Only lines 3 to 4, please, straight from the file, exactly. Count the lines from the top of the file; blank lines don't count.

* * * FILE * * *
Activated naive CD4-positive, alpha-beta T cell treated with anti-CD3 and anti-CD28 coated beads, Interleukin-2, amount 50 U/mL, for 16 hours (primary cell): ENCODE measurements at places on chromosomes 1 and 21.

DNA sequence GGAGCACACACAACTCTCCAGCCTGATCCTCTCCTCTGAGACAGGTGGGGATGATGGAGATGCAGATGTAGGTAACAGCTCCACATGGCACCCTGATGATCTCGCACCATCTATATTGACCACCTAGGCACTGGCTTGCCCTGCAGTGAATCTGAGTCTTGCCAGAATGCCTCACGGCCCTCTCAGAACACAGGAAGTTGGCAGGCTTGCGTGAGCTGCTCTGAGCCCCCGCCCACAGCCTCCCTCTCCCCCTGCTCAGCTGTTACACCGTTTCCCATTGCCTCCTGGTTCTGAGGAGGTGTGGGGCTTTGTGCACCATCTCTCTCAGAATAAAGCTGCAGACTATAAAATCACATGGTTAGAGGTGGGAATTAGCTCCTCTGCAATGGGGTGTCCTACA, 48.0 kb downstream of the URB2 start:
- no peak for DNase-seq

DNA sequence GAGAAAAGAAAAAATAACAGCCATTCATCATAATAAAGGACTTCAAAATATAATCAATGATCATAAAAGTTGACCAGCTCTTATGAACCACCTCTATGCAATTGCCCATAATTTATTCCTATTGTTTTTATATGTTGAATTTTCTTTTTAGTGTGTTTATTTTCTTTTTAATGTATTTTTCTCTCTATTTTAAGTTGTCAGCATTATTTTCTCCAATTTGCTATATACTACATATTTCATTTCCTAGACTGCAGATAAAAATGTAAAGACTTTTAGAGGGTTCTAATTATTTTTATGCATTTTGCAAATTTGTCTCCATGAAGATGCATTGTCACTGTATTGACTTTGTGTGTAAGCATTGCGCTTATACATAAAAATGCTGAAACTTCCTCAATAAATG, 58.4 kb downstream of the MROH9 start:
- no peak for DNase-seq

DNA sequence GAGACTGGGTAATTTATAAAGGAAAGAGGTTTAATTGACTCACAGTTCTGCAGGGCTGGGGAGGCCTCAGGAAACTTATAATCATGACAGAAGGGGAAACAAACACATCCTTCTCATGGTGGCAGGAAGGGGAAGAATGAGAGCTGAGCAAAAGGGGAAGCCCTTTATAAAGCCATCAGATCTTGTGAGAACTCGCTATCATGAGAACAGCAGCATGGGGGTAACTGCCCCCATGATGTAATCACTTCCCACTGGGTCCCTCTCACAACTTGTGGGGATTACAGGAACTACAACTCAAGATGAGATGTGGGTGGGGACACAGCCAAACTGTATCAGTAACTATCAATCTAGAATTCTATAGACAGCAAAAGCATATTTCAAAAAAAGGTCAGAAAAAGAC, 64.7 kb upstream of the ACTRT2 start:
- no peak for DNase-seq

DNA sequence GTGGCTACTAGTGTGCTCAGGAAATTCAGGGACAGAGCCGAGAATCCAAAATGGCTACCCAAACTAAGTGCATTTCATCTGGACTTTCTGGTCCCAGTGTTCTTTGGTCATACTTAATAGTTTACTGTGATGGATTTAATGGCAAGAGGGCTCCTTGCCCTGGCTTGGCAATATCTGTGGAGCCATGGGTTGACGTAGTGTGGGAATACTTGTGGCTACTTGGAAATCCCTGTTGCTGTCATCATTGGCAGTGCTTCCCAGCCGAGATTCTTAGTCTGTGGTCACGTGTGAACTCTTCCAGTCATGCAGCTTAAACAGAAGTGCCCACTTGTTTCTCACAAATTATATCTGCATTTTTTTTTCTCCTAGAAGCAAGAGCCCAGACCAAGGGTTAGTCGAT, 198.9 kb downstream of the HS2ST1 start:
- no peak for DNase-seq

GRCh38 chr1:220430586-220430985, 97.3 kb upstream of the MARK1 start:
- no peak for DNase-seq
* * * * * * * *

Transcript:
- no peak for DNase-seq

DNA sequence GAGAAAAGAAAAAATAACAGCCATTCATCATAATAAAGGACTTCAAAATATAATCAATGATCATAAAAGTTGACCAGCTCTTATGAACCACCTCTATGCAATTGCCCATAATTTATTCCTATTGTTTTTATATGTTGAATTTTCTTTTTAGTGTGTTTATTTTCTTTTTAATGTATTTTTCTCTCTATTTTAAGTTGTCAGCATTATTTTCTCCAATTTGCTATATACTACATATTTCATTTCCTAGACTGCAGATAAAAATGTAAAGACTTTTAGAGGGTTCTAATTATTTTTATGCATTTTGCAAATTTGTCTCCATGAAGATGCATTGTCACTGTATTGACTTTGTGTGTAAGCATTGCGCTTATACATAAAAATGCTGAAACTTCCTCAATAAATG, 58.4 kb downstream of the MROH9 start: